The second-largest economy represents the world’s largest producer and consumer of wheat. The strategy to shift from corn to wheat for animal feed is certainly affected by this recent harsh climate.
“Millions of tonnes of unharvested wheat have been affected by unusually heavy rainfall in central China’s Henan province – which accounts for more than a quarter of China’s wheat output – and in neighbouring areas, according to an estimate by an agricultural analyst,” the South China Morning Post report said.
The heavy rainfall, per the report, started last Thursday, so it’s already been a week. The province of Henan is supplying emergency funds to farmers equal to $28.3 million.
What this will do to wheat prices remains to be seen. Conventional wisdom says that this could hamper supply, which could be ideal for bullish wheat traders hoping for rising prices.
A 3- to 4-Year Phenomenon
This heavy rainfall is not all that common, according to Ma Wenfeng, a senior analyst with Beijing Orient Agribusiness Consultancy. As such, traders may want to pounce if an opportunity presents itself. In this case, that opportunity might be a chance to take advantage while wheat prices are low.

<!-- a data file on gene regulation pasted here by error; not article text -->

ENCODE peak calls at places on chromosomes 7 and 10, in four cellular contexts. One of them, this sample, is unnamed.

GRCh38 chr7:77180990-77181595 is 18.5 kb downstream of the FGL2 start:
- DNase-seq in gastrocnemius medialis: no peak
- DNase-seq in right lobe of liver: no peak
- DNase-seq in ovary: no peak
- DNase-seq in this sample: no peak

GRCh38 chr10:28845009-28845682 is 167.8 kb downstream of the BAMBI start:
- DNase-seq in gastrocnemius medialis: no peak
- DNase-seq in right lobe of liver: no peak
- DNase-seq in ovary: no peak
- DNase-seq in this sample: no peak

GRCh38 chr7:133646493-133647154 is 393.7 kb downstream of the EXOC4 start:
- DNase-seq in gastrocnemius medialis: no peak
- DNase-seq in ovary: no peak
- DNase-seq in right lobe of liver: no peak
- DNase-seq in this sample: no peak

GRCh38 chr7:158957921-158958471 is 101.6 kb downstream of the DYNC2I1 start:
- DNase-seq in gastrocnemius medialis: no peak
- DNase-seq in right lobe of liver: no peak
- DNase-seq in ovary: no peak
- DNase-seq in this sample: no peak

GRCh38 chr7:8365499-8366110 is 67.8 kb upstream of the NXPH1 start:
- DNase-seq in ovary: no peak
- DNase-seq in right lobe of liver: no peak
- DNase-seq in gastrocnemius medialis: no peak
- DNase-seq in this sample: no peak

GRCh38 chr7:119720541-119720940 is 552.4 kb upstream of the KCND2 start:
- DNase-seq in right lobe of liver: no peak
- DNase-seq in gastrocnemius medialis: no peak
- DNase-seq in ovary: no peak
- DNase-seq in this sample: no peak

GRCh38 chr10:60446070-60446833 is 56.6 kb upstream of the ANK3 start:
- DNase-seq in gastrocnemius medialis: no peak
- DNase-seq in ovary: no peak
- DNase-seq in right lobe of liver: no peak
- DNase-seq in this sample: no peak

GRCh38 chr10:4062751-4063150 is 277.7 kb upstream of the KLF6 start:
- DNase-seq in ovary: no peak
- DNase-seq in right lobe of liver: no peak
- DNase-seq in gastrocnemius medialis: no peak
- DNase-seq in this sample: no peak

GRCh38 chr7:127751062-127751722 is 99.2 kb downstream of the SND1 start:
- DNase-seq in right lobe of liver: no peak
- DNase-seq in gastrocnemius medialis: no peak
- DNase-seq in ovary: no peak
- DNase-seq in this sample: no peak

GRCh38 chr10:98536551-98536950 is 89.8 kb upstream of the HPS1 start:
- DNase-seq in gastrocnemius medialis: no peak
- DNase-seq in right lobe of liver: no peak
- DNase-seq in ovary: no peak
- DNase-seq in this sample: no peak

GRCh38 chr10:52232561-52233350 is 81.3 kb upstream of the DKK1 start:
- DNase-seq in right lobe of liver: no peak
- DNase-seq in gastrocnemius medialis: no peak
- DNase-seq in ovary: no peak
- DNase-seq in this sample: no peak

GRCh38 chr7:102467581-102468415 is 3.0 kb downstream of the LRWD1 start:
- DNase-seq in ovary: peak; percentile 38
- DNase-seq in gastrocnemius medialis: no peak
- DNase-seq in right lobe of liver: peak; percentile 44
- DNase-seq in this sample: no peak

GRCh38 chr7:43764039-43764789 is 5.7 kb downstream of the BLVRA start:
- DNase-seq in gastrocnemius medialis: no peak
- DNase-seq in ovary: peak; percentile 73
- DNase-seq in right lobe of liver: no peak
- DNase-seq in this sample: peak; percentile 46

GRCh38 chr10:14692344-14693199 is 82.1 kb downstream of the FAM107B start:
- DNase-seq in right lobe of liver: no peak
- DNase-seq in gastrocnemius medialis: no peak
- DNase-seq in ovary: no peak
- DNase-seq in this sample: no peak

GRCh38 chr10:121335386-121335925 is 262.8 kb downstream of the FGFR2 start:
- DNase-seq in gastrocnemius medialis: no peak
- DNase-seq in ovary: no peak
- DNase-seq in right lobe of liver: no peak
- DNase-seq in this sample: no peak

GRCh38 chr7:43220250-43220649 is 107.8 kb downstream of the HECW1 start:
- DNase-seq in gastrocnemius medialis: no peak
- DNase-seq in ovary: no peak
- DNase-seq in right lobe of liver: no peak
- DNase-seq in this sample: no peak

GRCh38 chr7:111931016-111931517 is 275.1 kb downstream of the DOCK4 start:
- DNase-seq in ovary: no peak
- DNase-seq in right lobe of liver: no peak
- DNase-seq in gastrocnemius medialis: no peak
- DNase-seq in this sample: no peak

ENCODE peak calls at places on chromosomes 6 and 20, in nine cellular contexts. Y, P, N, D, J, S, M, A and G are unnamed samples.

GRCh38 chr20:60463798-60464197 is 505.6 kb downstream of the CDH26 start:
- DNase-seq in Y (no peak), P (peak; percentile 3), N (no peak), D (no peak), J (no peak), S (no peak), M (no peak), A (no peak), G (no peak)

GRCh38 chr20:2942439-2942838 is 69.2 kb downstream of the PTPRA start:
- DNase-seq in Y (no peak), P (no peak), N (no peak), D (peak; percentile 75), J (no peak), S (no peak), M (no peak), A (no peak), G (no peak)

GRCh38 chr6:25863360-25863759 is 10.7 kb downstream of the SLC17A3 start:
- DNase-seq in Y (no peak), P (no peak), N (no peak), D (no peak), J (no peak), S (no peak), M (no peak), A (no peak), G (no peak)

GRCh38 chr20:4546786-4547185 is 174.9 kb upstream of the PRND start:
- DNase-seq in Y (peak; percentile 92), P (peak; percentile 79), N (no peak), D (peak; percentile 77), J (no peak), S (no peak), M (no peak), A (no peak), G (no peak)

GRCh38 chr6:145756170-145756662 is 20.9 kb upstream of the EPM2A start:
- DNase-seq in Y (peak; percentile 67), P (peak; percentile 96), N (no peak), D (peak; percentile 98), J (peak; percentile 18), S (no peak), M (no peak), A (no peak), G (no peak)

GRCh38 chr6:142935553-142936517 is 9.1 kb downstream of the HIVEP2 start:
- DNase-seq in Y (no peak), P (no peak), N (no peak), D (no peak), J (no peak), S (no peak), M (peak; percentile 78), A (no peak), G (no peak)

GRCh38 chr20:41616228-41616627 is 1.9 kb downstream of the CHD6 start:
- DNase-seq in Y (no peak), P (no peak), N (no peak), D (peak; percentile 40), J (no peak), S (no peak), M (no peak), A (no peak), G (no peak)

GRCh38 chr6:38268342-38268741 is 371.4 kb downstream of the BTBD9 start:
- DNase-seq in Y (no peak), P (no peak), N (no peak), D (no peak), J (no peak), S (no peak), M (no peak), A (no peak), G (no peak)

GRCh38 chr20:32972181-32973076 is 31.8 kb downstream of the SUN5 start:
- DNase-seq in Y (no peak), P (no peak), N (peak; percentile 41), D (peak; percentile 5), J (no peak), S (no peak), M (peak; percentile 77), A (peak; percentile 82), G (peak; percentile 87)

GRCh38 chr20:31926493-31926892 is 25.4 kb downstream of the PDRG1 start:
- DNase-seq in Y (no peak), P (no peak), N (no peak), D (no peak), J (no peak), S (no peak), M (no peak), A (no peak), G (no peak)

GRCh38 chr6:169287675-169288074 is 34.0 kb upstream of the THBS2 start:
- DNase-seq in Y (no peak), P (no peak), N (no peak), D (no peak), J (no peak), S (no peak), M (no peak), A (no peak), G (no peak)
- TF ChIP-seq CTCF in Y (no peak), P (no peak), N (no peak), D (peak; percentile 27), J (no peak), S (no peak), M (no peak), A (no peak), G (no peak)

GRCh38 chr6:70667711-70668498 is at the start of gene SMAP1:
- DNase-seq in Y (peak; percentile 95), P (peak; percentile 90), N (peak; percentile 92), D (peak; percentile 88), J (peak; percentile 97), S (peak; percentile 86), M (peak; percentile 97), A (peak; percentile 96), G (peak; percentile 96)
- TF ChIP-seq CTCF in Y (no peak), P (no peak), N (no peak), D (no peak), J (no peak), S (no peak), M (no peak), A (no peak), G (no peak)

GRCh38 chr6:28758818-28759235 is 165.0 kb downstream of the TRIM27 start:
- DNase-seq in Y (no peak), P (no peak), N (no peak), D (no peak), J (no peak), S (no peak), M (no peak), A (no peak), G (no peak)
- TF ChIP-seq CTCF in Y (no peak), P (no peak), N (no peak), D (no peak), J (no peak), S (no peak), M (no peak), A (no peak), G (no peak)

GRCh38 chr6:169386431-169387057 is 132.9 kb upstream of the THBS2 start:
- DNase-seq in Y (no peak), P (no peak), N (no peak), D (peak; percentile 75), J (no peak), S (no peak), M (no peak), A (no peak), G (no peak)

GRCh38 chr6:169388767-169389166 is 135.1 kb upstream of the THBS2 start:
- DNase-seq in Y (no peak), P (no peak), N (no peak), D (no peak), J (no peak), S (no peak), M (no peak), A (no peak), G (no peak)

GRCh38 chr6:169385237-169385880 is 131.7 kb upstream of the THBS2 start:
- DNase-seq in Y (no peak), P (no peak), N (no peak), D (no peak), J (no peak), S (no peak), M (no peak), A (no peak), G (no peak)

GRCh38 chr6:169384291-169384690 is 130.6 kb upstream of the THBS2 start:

“At least 20 million tonnes of wheat have been affected,” said Ma, who also mentioned that the damaged crops “will be refused by food-processing companies and probably end up as animal feed.”
“Such a phenomenon normally occurs once every three or four years, but the scale of the fields affected this year is rare,” Ma said.
Traders can also use wheat-focused funds as a trading tool. In particular, the Teucrium Wheat Fund (WEAT) provides investors an easy way to gain exposure to the price of wheat futures in a brokerage account.
For more news, information, and analysis, visit the Commodities Channel.